Between 2,500 and 1,900 years before today, in Roman times, glaciers have declined sharply. They were as small or even smaller than they are today. But the second half of the Holocene also includes several cold episodes, including the “Little Ice Age“, which occurred in the Alps between the 14th and mid-19th centuries.

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Figure 5. Rhone Glacier (Switzerland) at the beginning of the 20th century (author unknown) and in 2016. [© Ch. Vincent]
The fluctuations of alpine glaciers during the Little Ice Age are fairly well documented, mainly through ancient stories and engravings. During this period, the Aletsch glacier in Switzerland reached its maximum extent around the year 1350, then again during the periods 1580-1 650 and 1820-1 850. During these advances, the glacier is 3 to 3.5 km longer than it is today. The Mer de Glace in France has similar advances, also remarkable between 1,590 and 1,680 and between 1,820 and 1,850, when its length was nearly 2.5 km longer than that of 2,017. These glaciers then left moraine deposits in the landscape that were very characteristic of this period (Figure 5).

2.2. Evolution of glaciers since the end of the Little Ice Age

Since the middle of the 19th century, more quantitative observations have made it possible to detail the evolution of glaciers. In particular, a large number of measurements of glacier length (the position of the fronts) are available. Thanks in particular to old topographical maps and available field surveys, glacier variations tell us a far from uniform history of climate in the 20th and 21st centuries.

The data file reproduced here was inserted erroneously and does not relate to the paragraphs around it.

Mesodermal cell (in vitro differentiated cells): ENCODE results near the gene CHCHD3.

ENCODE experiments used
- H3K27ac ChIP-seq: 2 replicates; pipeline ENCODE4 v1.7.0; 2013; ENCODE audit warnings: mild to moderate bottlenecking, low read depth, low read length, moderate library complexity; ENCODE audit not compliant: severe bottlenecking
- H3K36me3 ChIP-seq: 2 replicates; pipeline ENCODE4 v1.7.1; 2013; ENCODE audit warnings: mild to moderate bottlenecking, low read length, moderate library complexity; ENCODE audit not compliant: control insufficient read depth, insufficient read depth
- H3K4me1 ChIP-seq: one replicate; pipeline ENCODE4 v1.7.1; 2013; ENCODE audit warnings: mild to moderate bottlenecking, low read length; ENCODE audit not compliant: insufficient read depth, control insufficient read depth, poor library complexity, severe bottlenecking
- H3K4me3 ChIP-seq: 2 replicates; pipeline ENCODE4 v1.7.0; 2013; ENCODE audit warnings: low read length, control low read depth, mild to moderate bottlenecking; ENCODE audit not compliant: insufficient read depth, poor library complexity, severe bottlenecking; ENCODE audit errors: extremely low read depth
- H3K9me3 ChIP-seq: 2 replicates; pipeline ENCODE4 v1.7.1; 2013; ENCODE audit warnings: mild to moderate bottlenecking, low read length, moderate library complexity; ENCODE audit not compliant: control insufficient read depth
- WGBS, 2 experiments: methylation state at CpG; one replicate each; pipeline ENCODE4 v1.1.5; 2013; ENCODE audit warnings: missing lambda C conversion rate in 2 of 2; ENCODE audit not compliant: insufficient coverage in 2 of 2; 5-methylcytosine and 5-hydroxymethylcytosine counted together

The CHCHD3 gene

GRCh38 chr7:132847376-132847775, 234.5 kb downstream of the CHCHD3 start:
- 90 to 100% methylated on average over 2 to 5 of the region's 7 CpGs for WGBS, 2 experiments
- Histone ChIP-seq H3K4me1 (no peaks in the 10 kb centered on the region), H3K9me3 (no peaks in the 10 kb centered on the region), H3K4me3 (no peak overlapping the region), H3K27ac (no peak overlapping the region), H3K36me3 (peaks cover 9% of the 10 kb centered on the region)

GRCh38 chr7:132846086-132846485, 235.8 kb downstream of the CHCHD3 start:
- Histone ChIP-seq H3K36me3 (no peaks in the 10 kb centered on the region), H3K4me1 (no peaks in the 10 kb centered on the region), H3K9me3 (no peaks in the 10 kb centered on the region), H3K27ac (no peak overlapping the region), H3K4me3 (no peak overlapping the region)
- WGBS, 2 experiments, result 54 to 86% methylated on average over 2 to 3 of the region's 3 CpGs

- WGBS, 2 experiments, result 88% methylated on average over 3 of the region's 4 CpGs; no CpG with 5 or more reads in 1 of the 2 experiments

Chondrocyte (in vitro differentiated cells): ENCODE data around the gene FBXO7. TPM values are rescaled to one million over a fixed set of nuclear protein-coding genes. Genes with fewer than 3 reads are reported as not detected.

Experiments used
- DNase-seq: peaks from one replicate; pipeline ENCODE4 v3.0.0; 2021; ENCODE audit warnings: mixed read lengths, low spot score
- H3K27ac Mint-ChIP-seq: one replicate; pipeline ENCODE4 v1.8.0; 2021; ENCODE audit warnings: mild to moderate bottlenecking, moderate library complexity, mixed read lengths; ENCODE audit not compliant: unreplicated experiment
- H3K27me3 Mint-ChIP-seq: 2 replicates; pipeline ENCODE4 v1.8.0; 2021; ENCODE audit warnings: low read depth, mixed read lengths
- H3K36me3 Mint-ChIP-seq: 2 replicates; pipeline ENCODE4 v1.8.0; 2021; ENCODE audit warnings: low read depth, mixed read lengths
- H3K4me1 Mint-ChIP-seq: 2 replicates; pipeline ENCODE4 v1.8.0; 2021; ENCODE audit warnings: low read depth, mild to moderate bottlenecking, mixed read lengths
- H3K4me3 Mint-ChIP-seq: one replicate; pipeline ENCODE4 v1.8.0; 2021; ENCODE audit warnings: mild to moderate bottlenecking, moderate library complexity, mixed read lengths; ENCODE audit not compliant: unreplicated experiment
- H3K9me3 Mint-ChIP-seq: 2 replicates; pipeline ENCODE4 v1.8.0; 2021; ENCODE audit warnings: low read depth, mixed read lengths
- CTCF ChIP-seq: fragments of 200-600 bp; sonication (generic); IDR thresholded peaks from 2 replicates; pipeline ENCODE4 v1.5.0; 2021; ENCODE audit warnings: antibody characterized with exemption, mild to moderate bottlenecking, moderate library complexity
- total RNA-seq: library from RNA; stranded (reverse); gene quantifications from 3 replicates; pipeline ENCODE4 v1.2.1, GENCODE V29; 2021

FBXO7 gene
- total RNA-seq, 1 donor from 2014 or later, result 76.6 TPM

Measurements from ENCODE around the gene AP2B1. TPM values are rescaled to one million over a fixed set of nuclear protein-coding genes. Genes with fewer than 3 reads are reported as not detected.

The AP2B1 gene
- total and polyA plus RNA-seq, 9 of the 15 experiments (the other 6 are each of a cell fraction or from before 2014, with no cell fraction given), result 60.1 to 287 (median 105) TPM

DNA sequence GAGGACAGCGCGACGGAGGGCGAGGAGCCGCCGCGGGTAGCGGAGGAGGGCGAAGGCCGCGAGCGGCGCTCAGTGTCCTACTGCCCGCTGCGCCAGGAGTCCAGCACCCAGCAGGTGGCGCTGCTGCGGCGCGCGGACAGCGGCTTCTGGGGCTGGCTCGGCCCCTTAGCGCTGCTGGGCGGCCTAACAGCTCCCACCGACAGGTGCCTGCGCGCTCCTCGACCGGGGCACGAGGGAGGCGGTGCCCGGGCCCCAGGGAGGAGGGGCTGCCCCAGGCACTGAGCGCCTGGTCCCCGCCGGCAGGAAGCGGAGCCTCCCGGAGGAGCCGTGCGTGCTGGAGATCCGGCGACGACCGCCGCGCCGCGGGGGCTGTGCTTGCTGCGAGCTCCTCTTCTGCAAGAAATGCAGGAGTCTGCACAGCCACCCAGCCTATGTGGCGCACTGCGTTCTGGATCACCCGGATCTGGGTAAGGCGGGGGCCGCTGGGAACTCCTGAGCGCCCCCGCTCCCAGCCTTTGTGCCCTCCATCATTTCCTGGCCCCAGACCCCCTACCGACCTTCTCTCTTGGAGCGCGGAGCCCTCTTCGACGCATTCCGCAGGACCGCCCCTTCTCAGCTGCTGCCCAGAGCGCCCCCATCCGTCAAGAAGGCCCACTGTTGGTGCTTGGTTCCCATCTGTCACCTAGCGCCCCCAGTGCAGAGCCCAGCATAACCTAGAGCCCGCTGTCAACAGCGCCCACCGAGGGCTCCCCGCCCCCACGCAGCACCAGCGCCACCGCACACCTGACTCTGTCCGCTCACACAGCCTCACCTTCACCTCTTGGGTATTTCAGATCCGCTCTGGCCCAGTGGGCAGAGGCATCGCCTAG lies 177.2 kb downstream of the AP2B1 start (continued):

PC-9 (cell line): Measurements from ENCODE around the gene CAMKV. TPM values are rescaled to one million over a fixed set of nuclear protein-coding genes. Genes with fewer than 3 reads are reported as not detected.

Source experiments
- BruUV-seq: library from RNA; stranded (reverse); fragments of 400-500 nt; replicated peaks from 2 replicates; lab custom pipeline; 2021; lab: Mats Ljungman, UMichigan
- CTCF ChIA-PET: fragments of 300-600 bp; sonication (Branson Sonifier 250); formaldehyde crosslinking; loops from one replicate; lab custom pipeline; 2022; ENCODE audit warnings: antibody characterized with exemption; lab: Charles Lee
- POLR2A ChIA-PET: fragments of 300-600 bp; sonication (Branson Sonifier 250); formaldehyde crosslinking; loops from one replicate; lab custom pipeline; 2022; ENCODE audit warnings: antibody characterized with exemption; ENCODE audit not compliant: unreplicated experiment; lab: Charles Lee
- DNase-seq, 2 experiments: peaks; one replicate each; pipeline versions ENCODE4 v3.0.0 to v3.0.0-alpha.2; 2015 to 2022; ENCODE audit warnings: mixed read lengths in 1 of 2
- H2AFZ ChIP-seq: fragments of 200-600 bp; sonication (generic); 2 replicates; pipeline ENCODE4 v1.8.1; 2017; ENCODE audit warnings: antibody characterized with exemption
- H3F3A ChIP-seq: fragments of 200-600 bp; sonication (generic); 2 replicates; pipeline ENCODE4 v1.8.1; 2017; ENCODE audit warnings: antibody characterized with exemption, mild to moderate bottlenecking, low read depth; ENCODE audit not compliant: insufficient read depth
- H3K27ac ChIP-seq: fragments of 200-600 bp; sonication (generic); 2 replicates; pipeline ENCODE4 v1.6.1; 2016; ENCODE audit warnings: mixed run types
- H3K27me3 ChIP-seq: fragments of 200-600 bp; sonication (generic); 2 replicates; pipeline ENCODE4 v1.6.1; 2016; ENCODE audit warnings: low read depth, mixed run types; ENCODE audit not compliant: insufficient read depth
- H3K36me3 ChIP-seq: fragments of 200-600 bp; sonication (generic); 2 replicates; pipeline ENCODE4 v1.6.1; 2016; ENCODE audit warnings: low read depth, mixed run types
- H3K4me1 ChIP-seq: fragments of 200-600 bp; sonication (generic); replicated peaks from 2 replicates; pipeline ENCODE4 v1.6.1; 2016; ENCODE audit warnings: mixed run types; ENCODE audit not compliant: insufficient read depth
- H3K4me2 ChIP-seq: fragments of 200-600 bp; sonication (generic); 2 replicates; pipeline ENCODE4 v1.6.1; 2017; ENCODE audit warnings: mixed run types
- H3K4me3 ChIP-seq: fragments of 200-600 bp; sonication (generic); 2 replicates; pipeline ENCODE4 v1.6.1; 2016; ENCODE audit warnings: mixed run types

Admittedly, since 1850 and the end of the Little Ice Age, the vast majority of glaciers in the Alps have been decreasing. It is estimated that both surfaces and glacial volumes have decreased by an average of about half since the end of the Little Ice Age. But this average value conceals a great heterogeneity because some massifs have lost nearly 60% of their surface area (Vanoise and Ecrins massifs) with small glaciers that have totally disappeared and other glaciers that have fragmented, while some massifs have lost only 20 to 30% of their surface area (Mont-Blanc massif).

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Figure 6. Receding (in m) from the front of three large glaciers in the Mont-Blanc Massif since the end of the 19th century. The vertical axis represents the length lost by each glacier over time. We can distinguish the last small glacial flood from the 1960s to 1980s (re-advancement of the fronts) and the very strong decline of the last three decades. We also notice the temporal shift in the responses of the glacier fronts, the Bossons glacier having an almost instantaneous response to changes in surface mass balance. [Source: Vallot, Service des Eaux et Forêts, Observatoire GLACIOCLIM]
Nor is this a continuous decline over this period. Alpine glaciers have experienced some small glacial floods over the past 170 years, particularly during the last glacial advance between the 1960s and the mid-1980s (Figure 6).

Finally, over the past 3 decades, glaciers have declined considerably. The Mer de Glace and the Argentière glacier in the Mont-Blanc massif have receded by about 750 m. The Bossons glacier has receded by more than 1 km. Glacial tongues have also become considerably thinner. The glacier of the Mer de Glace has lost nearly 100 metres of thickness in its lower part since 1990 (typically plumbing the Montenvers train arrival station).

These geometric changes (shortening and thinning) perceptible in the landscape are a consequence of the change in surface mass balances, with a response time that varies from a few years to several decades. Thus, the very strong changes in glacial languages observed over the last 3 decades are linked to very negative mass balances since the mid-1980s.

2.3. The significant mass loss of alpine glaciers over the past 30 years